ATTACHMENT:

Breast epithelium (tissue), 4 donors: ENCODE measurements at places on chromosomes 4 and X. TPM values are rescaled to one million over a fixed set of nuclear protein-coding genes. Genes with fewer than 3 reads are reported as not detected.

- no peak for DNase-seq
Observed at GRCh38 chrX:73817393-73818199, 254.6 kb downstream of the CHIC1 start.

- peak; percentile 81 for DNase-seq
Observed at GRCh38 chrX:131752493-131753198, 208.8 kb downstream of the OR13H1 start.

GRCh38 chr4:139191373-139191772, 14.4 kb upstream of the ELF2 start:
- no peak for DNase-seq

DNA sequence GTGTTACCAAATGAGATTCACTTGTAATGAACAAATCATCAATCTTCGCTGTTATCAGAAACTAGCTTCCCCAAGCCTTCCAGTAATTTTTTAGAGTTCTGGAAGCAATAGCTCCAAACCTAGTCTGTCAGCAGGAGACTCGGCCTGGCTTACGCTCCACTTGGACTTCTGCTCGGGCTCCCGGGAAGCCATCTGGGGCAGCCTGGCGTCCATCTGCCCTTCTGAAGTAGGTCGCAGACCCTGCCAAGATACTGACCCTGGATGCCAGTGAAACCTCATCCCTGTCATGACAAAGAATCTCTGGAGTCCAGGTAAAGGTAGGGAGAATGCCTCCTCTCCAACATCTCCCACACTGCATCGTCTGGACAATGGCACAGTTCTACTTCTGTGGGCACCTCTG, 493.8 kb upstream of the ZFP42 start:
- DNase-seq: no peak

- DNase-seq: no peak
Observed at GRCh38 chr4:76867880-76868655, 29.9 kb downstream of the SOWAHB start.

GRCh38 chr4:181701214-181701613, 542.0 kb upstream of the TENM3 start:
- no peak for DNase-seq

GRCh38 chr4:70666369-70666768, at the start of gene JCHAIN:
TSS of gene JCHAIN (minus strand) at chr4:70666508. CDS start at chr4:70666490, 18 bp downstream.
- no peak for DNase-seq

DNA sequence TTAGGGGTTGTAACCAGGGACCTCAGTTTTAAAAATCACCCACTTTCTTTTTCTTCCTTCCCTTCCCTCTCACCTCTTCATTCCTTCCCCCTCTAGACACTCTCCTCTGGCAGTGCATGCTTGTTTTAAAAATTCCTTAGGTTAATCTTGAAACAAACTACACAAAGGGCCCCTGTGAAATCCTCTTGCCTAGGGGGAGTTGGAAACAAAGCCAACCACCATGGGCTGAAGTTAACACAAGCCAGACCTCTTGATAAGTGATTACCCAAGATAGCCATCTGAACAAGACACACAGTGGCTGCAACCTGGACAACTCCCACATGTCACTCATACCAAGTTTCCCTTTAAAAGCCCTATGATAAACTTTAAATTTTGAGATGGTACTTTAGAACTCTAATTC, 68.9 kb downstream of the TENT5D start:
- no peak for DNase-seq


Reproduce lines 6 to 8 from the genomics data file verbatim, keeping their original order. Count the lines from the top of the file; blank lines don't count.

GRCh38 chr4:139191373-139191772, 14.4 kb upstream of the ELF2 start:
- no peak for DNase-seq

DNA sequence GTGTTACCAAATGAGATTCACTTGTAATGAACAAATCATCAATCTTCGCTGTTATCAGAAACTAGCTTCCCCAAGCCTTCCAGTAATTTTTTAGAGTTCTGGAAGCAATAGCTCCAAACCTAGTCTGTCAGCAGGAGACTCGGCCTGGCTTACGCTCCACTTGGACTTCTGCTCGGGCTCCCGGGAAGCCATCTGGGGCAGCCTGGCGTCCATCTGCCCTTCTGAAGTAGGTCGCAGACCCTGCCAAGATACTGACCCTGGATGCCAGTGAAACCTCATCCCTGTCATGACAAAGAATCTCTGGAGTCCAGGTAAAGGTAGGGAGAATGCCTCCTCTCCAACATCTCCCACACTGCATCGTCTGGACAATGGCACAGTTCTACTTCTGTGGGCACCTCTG, 493.8 kb upstream of the ZFP42 start: